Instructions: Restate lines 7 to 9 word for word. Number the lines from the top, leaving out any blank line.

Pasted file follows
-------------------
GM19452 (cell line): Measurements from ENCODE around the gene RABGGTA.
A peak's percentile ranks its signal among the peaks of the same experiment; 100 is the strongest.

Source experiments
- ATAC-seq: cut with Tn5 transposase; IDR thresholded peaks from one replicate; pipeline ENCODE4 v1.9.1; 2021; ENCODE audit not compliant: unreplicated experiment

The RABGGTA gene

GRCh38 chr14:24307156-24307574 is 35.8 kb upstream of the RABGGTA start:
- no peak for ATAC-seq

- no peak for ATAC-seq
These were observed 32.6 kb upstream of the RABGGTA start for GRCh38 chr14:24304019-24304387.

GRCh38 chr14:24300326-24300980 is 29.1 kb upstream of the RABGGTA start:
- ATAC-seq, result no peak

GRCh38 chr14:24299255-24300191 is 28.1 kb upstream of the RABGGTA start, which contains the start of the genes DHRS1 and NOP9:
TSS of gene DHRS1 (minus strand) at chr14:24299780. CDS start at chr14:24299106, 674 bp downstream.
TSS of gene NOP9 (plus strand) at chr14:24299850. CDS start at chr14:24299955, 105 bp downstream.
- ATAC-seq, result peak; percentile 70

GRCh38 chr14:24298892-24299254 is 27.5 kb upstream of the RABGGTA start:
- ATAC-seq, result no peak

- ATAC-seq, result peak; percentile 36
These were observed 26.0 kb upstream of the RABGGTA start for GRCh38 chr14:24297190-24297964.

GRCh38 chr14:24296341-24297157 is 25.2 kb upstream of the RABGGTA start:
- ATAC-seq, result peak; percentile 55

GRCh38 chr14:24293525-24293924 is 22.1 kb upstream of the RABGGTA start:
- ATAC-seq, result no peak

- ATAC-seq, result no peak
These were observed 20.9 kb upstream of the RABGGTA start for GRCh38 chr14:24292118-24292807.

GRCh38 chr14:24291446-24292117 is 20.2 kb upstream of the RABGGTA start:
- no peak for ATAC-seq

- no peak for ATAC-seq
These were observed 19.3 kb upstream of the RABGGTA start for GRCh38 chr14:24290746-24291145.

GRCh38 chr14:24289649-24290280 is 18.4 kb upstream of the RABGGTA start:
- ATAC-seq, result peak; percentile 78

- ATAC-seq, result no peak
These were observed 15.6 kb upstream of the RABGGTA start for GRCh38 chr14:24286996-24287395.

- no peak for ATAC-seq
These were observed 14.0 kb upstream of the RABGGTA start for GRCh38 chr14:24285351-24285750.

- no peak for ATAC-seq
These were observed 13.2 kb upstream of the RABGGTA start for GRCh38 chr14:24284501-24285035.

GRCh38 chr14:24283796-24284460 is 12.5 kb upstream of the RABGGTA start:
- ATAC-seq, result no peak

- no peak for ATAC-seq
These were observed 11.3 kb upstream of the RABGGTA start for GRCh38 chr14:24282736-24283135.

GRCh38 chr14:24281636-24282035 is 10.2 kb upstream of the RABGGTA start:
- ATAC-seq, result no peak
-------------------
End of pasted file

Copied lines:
- no peak for ATAC-seq

- no peak for ATAC-seq
These were observed 32.6 kb upstream of the RABGGTA start for GRCh38 chr14:24304019-24304387.